It was literally the first thing I checked when I woke up in the morning.

I checked my DMs OBSESSIVELY.

I tried to keep up with everyone and everything.Photo 2019-11-15, 6 29 12 PM

I kept telling myself it was ok, that lots of people do it, etc. etc.

But then a my husband and good friend helped me to see – it was becoming unhealthy. I was a mess. It had become an addiction.

Let me take a moment to explain how embarrassed I am about that. I know a LOT of people experience this, but man, I did not think I would be one of them.

In any case, I took a BIG step back.

Truthfully, it was the best gift I gave myself. The first couple of days I really saw just how often I reached for my phone (It was A LOT). At first I felt free…and then I felt sad…and then I felt frustrated.

I learned a lot though – here are just a few things that I wanted to share with you:

I barely took any photos. I used to tell myself that I always had my phone nearby because I loved to take photos. The truth? I loved to take photos for the ‘Gram.

I mindlessly reach for my phone. A. LOT. The day after I took off, I got out of the shower and mindlessly opened my phone and went straight for the IG app. It took me a minute before realizing what I was doing. It’s messed up you guys.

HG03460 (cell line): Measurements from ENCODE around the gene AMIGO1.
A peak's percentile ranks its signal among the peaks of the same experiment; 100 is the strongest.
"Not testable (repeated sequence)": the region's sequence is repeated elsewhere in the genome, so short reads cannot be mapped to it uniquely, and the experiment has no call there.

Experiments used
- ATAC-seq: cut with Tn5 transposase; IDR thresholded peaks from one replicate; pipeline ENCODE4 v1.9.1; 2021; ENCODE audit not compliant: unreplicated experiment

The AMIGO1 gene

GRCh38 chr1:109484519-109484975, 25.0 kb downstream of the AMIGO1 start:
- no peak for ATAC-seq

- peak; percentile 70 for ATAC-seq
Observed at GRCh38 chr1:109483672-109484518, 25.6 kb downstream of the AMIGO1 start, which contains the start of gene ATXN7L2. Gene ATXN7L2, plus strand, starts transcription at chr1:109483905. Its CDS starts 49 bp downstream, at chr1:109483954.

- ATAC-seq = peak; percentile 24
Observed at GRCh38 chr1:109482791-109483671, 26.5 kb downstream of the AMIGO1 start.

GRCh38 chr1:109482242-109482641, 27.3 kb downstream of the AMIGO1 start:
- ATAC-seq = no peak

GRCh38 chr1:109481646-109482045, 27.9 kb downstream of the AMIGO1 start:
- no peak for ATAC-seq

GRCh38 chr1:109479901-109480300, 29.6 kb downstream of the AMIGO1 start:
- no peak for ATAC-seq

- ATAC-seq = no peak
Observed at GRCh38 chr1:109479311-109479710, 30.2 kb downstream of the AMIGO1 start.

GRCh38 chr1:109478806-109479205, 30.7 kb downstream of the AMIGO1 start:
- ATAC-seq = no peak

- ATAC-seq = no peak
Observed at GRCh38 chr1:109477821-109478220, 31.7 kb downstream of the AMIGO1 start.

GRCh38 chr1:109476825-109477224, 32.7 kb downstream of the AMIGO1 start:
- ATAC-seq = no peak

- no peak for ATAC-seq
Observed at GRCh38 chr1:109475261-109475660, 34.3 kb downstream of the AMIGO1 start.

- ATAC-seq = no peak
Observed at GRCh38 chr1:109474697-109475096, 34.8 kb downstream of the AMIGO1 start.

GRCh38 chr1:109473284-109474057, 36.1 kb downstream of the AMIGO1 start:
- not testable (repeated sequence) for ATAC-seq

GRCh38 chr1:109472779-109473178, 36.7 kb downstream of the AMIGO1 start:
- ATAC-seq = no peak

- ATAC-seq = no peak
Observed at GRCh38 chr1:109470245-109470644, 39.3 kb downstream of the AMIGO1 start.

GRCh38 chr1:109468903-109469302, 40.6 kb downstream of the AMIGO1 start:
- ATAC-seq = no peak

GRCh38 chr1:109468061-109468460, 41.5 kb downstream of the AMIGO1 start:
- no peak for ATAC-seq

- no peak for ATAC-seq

I actually have more time than I think. Yes, my schedule is hectic af. But I have plenty of quiet moments too. At first, it was jarring. I felt like I SHOULD be doing something. As often as I could, I tried to sit in that uncomfortable feeling and just be. Or I journaled.

I’m a happier person when I’m not on here all the time. So, despite the IG algorithms, I’m not going to be posting as often. I’m not going to be doing stories all the time. I’m going to be setting boundaries with this space.

How to tell when you need a break too:

  1. You check your phone, a lot. Even when you’re with friends and family.
  2. Your mood is dictated by the number of likes/comments/DMs you are getting.
  3. You’re documenting EVERYTHING you’re doing, to the point of it getting in the way of actually LIVING
  4. You’re agitated if something is interrupting you from being on your phone.
  5. You’re constantly comparing yourself to others.

Have you ever taken a break or needed one? Tell me about it below!



Want to talk about it? Let’s chat – you can book a session here.

Guest Post: Mélanie